It must be a satisfying feeling to be Sun Kil Moon’s Mark Kozelek, walking on stage and being welcomed by a sold out Lille Vega. Sun Kil Moon has been visiting Denmark regularly during the last couple of years, but his audience is as loyal as ever. The queue in front of the venue snakes its way far down the streets of Vesterbro as the time draws near nine o’clock.
Inside, Mark Kozelek opens the evening accompanied by his drummer, Eric Pollard, with one of his more classical tunes. The sound is so crisp that every tiny movement on the nylon strings cuts directly through the air towards my eardrums. The rest of Kozelek’s band mates joined the duo for the second track, ‘Carissa’ – the mournful but beautiful opener from the band’s latest album, Benji. You wouldn’t think that an album like Benji, with its lyrics about the lives and deaths of Kozelak’s family and friends, would make a hundred people smile and move their hips. But Kozelek is not as grave as you might expect from listening to his music; he’s funny and takes advantage of every break to tell jokes, mostly about sex and getting older. Maybe it’s the date, the 1st of April, that put him in this mood.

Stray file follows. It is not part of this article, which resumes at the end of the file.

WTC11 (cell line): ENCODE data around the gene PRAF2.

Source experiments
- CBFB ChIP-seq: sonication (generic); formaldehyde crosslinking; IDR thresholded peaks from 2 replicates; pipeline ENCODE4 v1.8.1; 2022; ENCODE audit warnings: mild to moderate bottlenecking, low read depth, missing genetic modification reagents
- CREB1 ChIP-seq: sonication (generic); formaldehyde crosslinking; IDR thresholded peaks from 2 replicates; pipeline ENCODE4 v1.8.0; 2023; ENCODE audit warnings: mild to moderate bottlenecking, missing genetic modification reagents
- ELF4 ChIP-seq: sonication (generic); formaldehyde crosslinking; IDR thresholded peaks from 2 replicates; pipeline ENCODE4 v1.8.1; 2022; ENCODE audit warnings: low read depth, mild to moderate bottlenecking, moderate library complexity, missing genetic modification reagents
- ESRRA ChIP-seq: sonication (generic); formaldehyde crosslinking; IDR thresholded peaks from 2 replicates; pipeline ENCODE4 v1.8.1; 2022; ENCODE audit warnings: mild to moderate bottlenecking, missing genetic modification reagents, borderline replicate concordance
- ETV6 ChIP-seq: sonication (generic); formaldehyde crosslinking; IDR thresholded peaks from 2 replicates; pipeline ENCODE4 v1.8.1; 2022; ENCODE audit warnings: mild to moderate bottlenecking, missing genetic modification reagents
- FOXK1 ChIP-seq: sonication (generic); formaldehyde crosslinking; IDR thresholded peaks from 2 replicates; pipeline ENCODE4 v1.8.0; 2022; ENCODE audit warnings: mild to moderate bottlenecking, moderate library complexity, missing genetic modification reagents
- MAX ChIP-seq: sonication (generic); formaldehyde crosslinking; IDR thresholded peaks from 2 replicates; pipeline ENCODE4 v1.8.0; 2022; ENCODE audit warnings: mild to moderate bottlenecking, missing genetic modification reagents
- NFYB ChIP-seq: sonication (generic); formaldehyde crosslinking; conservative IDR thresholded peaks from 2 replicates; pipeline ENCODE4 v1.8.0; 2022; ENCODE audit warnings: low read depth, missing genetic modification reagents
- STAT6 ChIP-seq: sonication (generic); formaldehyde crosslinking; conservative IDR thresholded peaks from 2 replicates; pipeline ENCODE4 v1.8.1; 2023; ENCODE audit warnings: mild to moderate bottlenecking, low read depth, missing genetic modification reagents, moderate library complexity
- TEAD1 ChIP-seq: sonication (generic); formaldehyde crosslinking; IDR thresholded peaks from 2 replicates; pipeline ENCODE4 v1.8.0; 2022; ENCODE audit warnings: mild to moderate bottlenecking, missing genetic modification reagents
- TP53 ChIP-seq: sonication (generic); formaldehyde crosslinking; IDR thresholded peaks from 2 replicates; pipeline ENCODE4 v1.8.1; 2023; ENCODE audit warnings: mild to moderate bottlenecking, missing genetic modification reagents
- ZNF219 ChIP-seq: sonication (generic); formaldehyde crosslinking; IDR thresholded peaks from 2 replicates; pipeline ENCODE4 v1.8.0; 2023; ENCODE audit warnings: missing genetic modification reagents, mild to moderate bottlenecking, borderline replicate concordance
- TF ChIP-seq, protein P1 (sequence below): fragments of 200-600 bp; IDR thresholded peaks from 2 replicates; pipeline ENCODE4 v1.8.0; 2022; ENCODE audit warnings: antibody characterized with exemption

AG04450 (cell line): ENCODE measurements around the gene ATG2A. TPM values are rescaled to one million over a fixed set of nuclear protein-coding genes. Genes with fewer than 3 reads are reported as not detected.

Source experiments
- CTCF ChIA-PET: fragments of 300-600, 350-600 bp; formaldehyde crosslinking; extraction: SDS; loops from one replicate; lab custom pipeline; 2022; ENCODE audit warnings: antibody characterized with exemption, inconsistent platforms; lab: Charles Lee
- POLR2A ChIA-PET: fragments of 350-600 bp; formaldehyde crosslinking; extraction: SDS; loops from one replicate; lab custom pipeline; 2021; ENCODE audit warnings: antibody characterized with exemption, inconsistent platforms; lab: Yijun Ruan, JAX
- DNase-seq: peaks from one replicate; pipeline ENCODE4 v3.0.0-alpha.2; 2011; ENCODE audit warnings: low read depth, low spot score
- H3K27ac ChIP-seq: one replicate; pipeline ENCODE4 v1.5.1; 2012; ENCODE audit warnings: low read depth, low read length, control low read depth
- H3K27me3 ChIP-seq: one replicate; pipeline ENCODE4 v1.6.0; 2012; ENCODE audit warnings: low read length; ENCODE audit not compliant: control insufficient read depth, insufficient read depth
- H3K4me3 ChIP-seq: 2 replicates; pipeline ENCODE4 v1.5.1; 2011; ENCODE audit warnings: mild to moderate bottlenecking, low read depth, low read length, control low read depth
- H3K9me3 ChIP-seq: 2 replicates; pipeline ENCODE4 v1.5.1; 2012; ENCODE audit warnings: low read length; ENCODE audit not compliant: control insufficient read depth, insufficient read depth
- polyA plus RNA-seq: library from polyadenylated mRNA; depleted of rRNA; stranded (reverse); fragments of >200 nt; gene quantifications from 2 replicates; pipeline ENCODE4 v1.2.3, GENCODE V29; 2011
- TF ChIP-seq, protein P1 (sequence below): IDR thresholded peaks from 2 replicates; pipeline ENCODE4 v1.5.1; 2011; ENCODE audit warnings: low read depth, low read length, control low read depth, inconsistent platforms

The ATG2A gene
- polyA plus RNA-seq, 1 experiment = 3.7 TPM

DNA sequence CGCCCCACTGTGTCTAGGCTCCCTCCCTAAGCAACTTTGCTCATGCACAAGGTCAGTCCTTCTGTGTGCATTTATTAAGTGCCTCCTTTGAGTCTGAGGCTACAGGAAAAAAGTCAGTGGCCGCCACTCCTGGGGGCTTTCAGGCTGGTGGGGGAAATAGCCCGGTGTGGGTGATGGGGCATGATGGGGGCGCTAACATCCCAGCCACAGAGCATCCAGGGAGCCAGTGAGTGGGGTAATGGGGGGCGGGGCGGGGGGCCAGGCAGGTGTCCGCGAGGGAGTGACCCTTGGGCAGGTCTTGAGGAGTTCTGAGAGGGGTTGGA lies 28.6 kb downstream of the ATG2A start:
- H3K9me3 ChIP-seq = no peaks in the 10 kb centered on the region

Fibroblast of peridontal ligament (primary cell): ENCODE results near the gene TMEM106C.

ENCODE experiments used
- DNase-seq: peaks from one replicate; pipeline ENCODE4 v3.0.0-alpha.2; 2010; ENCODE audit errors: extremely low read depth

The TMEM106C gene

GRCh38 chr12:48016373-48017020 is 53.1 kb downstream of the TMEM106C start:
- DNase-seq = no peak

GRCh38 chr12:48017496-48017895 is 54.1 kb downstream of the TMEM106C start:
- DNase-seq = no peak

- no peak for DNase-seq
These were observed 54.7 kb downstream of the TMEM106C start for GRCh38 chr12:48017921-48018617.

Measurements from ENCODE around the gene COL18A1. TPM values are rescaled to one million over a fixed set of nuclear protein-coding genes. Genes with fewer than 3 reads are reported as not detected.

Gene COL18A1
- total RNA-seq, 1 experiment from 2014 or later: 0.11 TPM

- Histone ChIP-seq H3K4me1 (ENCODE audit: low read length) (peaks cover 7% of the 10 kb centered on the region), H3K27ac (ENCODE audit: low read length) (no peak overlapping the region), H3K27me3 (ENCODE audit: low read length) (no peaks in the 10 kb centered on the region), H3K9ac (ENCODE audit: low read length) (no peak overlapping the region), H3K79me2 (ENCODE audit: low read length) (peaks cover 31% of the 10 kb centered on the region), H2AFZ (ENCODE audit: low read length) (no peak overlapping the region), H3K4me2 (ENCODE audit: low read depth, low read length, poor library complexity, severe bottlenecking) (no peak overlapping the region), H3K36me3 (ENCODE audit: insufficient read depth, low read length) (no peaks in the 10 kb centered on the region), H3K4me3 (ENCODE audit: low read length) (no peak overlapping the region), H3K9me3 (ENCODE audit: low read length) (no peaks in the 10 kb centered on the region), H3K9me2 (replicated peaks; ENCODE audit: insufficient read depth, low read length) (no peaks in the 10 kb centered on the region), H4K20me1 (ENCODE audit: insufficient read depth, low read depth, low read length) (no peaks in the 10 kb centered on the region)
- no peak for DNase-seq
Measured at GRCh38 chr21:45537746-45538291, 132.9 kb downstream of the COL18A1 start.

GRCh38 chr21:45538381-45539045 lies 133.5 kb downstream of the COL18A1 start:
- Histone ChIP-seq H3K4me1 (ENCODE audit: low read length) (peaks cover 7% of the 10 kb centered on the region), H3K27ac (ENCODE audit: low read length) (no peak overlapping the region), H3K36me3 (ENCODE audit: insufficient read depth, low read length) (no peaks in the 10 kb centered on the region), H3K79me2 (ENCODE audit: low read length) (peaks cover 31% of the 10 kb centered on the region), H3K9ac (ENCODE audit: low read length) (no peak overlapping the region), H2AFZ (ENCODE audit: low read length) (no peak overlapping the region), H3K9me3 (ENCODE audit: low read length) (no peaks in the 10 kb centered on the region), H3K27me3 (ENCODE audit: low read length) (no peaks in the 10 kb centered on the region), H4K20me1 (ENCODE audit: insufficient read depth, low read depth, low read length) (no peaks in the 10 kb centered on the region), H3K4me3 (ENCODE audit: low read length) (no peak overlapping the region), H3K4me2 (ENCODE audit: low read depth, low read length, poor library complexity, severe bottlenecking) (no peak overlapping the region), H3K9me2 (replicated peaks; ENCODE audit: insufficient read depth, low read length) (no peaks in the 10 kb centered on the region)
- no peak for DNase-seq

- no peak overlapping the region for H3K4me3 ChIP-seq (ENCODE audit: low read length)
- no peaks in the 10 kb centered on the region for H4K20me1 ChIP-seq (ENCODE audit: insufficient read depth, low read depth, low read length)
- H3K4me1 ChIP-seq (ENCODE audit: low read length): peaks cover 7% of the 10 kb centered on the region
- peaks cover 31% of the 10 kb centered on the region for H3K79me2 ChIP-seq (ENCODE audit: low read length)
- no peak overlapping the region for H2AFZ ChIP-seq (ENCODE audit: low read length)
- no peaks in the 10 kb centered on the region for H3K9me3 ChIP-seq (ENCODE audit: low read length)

”This is a song about the two things I love the most: sex and oral sex.” The introduction for ‘Dogs’ spreads a laugh and the song itself is definitely one of the highlights of the evening. There are a handful of songs in this genre, including ‘Richard Ramirez Died Today of Natural Causes’, with a deep bass and a groove that stand out and work as a nice parallel to the quieter songs.
Even though Kozelak is self-deprecating about his getting older, his voice doesn’t show any signs of rust or ageing. His singing is dynamic, and at times you might mistake him for a young chorister rather than a middle-aged indie rock musician. Eric Pollard’s backing vocals lift the arrangements and create sequences of pure and divine singing. The backing band do a good job, but there’s no doubt that Kozelek is the main attraction.
The first part of the show consists mainly newer songs, and is more energetic than the last part, but Kozelek adds new energy at the end as he stands up from his chair. ”I’ve been sitting down too much today” he says, while raising his rigid body with a deeply felt, but also possibly ironic, sigh. After more than two hours the band leaves the stage, but they still manage to meet the loud applause and perform a couple more songs for an encore. Impressively, they aren’t sucked dry of energy, and I don’t think they will be in the near future either.